Last week at this time, I was in Siem Reap, Cambodia, riding down a muddy, deeply rutted dirt road in a Tuk Tuk, best described as a motorbike-drawn carriage. It was driven by Mr. Sim Sao. He was wearing a wide grin and a frayed T-shirt with "Tuk Tuk for Peace" on the back.
Sao had driven us around the countryside for two days of touristy temple visiting, and we were on the way to his village to meet his family. A caring friend had introduced me to "Pa Sao" before our trip — via Facebook no less — and I knew a visit to his village would involve seeing the school he had built several years earlier.
I also knew illiteracy was very real in Cambodia in at least 70 percent of the population. For people like Sao, every day is a struggle to survive.
"In a good year, a year with a lot of rain," a family can earn $2 million riel, which is about $500. Eighty percent of Cambodians live in highly impoverished rural areas like the one we were about to visit, and very few children attend school on a regular basis, or at all.
Recent research by author Joel Brinkley indicates, "Until the early 20th century, the country had not a single middle school, high school or college."
Most Cambodians older than 35 have little or no schooling. Sao's village school is a very big deal.
As we bumped down the rutted road, Sao tooted his horn and waved his arms encouraging the village children living in huts or tarp-covered structures along the way to follow us. We were bringing gifts that he had helped us choose. Bouncing about in the Tuk Tuk seat next to us was $41 worth of writing tablets and ballpoint pens, plus three large boxes of packaged noodles.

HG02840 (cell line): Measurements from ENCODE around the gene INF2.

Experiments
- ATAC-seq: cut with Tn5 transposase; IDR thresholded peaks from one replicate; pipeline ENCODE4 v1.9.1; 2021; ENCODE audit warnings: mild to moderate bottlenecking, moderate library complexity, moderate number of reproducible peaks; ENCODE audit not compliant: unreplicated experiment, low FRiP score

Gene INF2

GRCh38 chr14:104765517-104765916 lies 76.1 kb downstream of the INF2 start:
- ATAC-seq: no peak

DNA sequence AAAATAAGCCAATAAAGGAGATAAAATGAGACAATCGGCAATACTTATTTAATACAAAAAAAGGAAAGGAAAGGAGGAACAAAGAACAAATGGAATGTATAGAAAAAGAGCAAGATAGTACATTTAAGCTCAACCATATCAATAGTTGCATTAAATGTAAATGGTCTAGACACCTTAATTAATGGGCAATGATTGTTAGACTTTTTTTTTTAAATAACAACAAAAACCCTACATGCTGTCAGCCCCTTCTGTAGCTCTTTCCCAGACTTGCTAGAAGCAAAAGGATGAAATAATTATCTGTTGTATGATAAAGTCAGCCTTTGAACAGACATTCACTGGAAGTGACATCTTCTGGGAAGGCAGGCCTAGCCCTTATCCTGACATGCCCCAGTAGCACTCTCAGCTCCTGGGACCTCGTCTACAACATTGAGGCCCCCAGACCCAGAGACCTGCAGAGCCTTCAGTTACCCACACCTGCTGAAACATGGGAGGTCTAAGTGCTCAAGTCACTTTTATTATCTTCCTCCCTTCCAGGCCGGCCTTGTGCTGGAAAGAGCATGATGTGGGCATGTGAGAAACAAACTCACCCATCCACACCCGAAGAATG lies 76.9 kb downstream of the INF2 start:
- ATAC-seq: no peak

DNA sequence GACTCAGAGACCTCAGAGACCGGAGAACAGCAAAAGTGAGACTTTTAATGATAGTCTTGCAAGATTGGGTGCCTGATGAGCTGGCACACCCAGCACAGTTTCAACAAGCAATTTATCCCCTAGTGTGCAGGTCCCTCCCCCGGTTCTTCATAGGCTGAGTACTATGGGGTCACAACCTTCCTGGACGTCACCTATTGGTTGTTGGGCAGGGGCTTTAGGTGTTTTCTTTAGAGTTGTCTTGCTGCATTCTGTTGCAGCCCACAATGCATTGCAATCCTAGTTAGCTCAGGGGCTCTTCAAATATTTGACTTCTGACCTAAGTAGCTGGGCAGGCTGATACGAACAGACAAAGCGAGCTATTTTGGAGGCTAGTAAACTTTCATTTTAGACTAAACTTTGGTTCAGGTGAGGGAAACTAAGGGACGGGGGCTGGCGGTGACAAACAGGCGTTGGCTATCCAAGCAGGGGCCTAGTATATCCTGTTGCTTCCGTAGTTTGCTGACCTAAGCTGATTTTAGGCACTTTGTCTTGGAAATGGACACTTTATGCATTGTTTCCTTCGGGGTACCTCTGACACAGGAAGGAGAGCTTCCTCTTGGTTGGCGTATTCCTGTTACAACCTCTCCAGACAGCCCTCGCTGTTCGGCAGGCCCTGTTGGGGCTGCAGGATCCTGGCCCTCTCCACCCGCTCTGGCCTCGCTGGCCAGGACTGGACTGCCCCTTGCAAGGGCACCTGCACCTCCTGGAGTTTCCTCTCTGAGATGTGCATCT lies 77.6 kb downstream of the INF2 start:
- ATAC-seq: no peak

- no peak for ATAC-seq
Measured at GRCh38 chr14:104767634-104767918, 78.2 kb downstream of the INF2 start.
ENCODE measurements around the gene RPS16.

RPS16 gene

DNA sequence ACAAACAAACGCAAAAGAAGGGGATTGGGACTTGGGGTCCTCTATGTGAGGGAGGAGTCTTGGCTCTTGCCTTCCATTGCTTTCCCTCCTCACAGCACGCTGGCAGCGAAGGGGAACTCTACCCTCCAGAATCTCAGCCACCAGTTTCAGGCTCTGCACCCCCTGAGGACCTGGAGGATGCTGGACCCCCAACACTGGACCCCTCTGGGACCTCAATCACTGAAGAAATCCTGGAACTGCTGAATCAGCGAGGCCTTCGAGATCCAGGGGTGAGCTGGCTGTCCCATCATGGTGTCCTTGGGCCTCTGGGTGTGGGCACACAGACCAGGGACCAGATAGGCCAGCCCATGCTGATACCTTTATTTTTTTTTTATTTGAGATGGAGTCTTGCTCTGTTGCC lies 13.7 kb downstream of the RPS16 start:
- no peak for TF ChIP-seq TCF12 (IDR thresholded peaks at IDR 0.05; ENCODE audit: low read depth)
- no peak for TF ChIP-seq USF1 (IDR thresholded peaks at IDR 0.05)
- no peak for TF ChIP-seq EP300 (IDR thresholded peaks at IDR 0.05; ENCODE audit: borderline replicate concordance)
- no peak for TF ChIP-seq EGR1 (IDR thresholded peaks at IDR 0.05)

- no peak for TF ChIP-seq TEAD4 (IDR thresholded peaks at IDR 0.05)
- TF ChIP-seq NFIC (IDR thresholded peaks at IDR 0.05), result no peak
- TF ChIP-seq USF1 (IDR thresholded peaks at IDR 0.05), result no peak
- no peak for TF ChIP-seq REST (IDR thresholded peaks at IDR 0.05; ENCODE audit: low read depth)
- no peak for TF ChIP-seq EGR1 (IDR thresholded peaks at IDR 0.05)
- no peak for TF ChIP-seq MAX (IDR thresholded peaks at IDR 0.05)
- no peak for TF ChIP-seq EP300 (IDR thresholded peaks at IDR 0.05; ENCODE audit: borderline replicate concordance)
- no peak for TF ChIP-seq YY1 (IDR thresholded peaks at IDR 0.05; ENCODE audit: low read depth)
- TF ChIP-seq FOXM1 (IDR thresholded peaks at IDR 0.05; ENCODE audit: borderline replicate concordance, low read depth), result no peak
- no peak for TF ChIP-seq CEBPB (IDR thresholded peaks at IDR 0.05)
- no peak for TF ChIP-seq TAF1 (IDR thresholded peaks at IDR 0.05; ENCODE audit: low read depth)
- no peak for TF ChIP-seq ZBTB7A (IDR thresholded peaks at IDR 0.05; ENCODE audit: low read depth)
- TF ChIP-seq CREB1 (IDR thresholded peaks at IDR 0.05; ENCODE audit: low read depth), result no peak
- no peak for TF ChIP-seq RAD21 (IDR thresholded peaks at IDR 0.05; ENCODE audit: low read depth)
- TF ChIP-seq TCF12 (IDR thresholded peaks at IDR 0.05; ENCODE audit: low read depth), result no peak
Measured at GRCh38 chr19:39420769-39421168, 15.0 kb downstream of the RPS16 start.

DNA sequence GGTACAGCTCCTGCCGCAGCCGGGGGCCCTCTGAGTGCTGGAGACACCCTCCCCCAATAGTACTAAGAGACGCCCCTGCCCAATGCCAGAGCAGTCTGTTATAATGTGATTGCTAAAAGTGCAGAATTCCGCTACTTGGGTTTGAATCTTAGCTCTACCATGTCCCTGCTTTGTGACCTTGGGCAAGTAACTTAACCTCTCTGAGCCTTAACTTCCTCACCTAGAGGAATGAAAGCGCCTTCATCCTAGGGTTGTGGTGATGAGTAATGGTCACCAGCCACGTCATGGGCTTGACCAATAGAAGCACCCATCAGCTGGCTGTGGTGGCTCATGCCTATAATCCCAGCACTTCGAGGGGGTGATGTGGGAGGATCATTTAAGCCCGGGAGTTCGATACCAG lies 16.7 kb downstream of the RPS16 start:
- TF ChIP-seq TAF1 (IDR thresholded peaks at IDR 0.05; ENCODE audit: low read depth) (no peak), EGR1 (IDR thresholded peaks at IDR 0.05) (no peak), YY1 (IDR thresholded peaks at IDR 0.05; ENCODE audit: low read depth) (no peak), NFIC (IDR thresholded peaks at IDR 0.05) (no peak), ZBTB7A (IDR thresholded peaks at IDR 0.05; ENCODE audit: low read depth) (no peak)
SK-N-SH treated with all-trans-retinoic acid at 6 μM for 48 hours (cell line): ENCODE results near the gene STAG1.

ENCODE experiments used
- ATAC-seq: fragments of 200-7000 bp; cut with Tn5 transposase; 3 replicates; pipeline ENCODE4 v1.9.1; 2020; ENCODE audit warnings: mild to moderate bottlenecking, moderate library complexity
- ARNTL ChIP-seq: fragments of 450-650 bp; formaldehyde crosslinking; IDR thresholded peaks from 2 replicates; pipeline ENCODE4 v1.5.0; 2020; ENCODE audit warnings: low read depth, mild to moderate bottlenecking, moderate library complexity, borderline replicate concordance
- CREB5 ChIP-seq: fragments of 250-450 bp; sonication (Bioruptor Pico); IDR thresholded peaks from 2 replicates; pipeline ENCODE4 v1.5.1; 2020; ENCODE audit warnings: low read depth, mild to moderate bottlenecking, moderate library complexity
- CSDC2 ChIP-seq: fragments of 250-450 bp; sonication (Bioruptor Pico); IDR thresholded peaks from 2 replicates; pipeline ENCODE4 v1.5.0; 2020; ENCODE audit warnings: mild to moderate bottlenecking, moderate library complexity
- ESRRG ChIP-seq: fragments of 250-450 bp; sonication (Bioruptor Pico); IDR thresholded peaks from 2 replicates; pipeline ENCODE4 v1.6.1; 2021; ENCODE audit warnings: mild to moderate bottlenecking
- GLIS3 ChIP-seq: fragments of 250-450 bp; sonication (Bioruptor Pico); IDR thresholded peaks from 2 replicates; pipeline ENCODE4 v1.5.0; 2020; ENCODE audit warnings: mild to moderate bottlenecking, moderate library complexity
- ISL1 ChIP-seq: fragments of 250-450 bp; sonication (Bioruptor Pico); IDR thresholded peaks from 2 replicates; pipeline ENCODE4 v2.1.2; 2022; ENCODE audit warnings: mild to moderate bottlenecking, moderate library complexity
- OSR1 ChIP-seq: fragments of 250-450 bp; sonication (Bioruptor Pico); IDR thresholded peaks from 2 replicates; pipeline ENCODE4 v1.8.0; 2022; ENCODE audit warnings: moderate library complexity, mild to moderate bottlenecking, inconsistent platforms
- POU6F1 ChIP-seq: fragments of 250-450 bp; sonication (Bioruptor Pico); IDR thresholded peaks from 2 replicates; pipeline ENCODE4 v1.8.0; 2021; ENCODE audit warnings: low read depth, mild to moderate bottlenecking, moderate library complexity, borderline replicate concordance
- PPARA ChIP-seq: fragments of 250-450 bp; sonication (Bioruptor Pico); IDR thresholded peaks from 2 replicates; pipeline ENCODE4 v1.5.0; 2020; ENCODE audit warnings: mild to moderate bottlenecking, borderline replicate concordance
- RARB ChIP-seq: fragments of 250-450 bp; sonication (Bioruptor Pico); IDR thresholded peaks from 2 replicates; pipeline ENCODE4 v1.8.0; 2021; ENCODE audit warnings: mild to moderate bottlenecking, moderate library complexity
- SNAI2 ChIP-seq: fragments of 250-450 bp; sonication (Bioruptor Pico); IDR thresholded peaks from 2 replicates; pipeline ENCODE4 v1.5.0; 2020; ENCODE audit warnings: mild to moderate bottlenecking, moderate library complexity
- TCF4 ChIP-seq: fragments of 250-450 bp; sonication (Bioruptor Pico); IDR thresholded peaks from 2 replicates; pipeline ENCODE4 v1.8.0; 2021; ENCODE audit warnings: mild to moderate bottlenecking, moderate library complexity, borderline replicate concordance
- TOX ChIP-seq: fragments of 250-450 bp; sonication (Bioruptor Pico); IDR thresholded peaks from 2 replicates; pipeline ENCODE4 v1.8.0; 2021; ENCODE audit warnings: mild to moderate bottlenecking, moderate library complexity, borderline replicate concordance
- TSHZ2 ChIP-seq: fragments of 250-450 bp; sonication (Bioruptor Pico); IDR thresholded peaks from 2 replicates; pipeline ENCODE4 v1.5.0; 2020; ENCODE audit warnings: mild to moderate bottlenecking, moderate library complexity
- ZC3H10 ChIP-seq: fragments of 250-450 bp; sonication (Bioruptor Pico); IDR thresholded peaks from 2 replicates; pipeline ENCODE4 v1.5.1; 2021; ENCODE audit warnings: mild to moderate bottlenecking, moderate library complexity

Sao and his family of eight (he has a wife and two small children but shares his home with other family members) live in a one-room house. No plumbing. No electricity. Their home is a walled platform raised two feet off the ground with a low, sloping, palm-frond roof. The dirt-floored, open-sided school is adjacent. Sao's prized possession, a not-very-fat pig, grunts in the pen behind the school.
Two hundred children age 3 years and older attend the school for two hours in the early evening of each day, rotating shifts to accommodate the schedule of the four "teachers," who are actually still adolescents themselves. Sao raises money to help his teachers pay their own tuition to "keep on learning," and they reciprocate by teaching at his school.
With the help of Project Enlighten (www.projectenlighten.org/leadership.html), Sao raised money to buy a hand-operated gas tiller that he allows anyone in his village to use for rice planting, but only if they send their children to school. This man is not formally educated but he is oh-so-very smart.
There is a donate button on the Project Enlighten website. Sao's Village School needs more little plastic chairs. And maybe a few chickens.
Sharon Johnson is a retired Oregon State University associate professor emeritus.